Tools & Widgets to Manage Cookie Consent

This article was originally published on Medium

I hope you are done with the panicking stage of reacting to the upcoming GDPR changes and over to working on ways to become compliant. Personally, I have my moments. Most of the time I am pretty confident about how to tackle the changes brought by the GDPR, but there are still some panicking / tantrum moments.

Lately I’ve been into seeking for solutions about how to tackle Cookie Consent and GDPR.

I believe that in an ideal world this would be a GREAT fit for Google Tag Manager. To provide a solution within the product itself, for developers, marketers and business owners on how to manage Cookie Consent. Then, we would all load third party tools via Tag Manager, all our external tools would be organized in 1 place, developers and marketers would not fight anymore and there would be one way — one standard on how cookies should be managed.

But… even though I love Google they do not seem to have the same priorities as I would expect 🙄. Classic relationship. What to do. 🤷‍

OK, enough of nagging, back to reality. In the GDPR, we see cookies mentioned in Recital 30, which states:

NATURAL PERSONS MAY BE ASSOCIATED WITH ONLINE IDENTIFIERS…SUCH AS INTERNET PROTOCOL ADDRESSES, COOKIE IDENTIFIERS OR OTHER IDENTIFIERS…. THIS MAY LEAVE TRACES WHICH, IN PARTICULAR WHEN COMBINED WITH UNIQUE IDENTIFIERS AND OTHER INFORMATION RECEIVED BY THE SERVERS, MAY BE USED TO CREATE PROFILES OF THE NATURAL PERSONS AND IDENTIFY THEM.

To cut the long story short: when cookies can identify an individual via their device, it is considered personal data.

Not all cookies are used in a way that could identify users, but most are and will be subject to the GDPR. This includes cookies for analytics, advertising and functional services, such as widgets, survey, forms and chat tools.

Organizations must now find a way to use cookies in a lawful way. Implied consent or opt-out is no longer sufficient. The visitor needs to give a clear affirmative action (for example by clicking an opt-in box or change settings).

Even if we do manage to get the consent as required by GDPR, visitors must also be able to withdraw consent or opt-out at any given moment. That must also be dead simple for the visitor.

Now… how will we implement this easily on websites? I’ve done a bit of research to see what is out there. HOWEVER before I proceed with demonstrating the tools I’ve discovered let me tell you 1 thing.

REMEMBER THE BRAVEHEART MOVIE?

I remember very clearly the “Hold” scene. You could feel the tension as the horses drew nearer all the while William Wallace shouts, “HOLD… HOLD… HOLD.”

Well.. even though I am not a last minute person, I believe that in this case I would suggest (or at least this is what I am doing) you HOOOOOOLD before adding a cookie consent control to your website.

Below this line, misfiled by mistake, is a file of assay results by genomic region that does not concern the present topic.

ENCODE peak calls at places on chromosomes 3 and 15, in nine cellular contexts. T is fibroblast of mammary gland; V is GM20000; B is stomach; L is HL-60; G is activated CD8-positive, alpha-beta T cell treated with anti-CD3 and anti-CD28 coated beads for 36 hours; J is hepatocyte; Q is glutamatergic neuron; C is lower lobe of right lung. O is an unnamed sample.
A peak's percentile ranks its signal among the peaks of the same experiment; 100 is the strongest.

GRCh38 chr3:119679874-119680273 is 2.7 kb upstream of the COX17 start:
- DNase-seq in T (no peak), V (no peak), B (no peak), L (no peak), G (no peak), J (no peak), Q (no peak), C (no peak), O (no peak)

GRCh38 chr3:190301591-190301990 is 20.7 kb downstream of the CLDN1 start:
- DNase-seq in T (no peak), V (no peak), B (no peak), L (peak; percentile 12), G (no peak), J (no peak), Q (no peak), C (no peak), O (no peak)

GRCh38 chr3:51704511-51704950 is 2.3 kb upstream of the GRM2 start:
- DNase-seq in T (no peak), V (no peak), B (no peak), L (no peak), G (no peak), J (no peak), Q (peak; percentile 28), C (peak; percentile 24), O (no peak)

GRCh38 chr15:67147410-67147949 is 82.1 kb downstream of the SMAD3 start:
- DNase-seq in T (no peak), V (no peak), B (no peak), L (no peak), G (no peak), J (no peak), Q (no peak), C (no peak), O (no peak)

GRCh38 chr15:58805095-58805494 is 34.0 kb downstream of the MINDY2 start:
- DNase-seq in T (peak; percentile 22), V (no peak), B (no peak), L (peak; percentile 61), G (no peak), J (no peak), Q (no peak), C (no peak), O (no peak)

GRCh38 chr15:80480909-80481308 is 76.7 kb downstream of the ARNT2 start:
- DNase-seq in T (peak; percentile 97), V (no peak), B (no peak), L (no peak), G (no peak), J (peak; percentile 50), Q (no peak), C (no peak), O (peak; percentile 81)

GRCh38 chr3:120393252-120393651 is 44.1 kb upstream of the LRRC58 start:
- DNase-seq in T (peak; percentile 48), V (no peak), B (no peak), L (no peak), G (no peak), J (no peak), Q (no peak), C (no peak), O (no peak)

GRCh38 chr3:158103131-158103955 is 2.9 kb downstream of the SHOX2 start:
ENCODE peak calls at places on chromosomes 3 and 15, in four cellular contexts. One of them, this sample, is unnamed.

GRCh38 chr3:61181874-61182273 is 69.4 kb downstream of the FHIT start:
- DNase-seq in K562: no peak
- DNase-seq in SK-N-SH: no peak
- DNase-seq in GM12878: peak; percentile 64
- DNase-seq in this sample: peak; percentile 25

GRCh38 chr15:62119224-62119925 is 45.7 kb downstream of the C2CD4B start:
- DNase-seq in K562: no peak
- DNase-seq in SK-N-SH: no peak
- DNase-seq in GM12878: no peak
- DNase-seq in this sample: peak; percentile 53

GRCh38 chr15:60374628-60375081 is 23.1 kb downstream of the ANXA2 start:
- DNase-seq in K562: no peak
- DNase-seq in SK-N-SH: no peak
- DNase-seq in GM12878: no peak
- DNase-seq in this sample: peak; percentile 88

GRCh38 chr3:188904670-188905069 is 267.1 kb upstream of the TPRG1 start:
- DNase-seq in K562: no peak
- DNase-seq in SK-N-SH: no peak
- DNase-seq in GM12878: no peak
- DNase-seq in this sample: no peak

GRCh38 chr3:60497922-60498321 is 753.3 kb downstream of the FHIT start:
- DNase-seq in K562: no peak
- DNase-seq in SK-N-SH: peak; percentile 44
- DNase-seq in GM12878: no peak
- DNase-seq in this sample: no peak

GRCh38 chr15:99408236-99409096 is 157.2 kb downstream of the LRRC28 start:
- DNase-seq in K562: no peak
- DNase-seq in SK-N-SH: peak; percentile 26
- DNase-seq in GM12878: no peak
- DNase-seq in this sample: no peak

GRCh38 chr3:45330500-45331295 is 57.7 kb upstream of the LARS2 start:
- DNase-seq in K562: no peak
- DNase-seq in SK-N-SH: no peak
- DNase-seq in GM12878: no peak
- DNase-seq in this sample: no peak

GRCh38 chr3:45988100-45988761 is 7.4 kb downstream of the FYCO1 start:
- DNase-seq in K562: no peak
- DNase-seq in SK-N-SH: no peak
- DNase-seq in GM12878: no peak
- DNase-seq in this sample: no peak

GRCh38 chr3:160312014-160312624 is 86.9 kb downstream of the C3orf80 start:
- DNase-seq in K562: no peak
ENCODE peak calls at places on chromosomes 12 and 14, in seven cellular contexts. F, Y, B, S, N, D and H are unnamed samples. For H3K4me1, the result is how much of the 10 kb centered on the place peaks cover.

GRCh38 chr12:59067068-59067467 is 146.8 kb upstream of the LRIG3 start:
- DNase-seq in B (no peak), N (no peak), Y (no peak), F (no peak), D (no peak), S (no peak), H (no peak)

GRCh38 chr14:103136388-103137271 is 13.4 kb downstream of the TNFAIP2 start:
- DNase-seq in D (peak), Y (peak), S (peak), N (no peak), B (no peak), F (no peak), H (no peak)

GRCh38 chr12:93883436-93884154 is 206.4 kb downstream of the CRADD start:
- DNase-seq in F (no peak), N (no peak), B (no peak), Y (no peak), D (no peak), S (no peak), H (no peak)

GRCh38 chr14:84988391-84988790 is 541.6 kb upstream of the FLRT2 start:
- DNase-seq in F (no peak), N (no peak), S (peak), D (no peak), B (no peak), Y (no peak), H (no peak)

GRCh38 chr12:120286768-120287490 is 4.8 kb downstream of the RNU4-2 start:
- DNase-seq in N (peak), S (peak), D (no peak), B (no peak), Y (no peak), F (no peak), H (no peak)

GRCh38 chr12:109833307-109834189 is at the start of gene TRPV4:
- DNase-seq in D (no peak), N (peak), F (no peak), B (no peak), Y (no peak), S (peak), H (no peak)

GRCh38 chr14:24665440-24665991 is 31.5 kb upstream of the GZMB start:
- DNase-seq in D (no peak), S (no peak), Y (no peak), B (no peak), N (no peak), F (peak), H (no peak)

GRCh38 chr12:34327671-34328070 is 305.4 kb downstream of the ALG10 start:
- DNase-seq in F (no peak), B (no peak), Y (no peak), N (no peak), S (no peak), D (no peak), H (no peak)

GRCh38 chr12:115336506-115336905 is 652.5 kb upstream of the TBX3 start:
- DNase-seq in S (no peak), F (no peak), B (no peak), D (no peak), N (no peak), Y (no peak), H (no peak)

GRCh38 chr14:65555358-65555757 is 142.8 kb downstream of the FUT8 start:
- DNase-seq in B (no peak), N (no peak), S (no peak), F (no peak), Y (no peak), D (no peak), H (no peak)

I mean there must be an easy standard on its way to sort this out for us (or am I dreaming).

Anyway for those that do not want to hold here is what I’ve discovered up to now.

Civic Cookie Control on ico.org.uk

Civic Cookie Control

Link here

This tool is used by ico so, I guess, it MUST be good 🙂

Intro from their Website:

“With an elegant user-interface that doesn’t hurt the look and feel of your site, Cookie Control is a mechanism for controlling user consent and the use of cookies. Trusted by thousands of organisations, and seen by millions of users each day; the solution presents users with clear information on how their behaviour is to be tracked, and offers simple, intuitive controls for explicitly granting, and revoking consent.”


Piwik PRO Consent Manager

Piwik PRO Consent Manager

Link here

“Make Your Marketing Stack GDPR-compliant with Piwik PRO GDPR Consent Manager. Collect your visitor consents to respect users privacy and efficiently manage all data subject requests from one place”


Screenshot from the Cookiebot Website

Cookie Bot

Link here

“With Cookiebot you are in full control of which cookies are set on your website. Instead of leaving it up to your website visitors to opt-in or opt-out at up to several hundred third party cookie providers, Cookiebot offers your visitors a simple, general choice on four types of cookies across all cookie providers.”


Example of the One Trust solution

OneTrust

Link Here

“Obtain Clear Consent from Website Visitors.
Customize the notice visitors receive the moment they land on your website. Provide them with complete transparency and choice to accept the use of cookies as defined by your policy or define their own preferences.”


Some of the GDPR Widgets provided by Appocalypsis

Appocalypsis

Link Here

Appocalypsis does not yet provide a solution to manage the actual widgets, but offers templates to help you with being transparent with your visitors, communicate privacy policy changes, offer visitors a way to opt-out by third party tools you are using.


Screenshot of Consent Assist

Consent Assist

Link here

Same logic as Appocalypsis, consent assist helps you with the communication of your actions.

“Consent Assist uses the best practices that have been tested to get the highest conversion rates of users to agree with your website cookie terms. And we also try to convert your users to customers (gather emails and provide direct feedback from your users). It works in all browsers and devices and it can be customized and translated.”


Well. That is all folks for now… Have you discovered any awesome tool for GDPR? If yes, I would love to know! Contact me at: [email protected]

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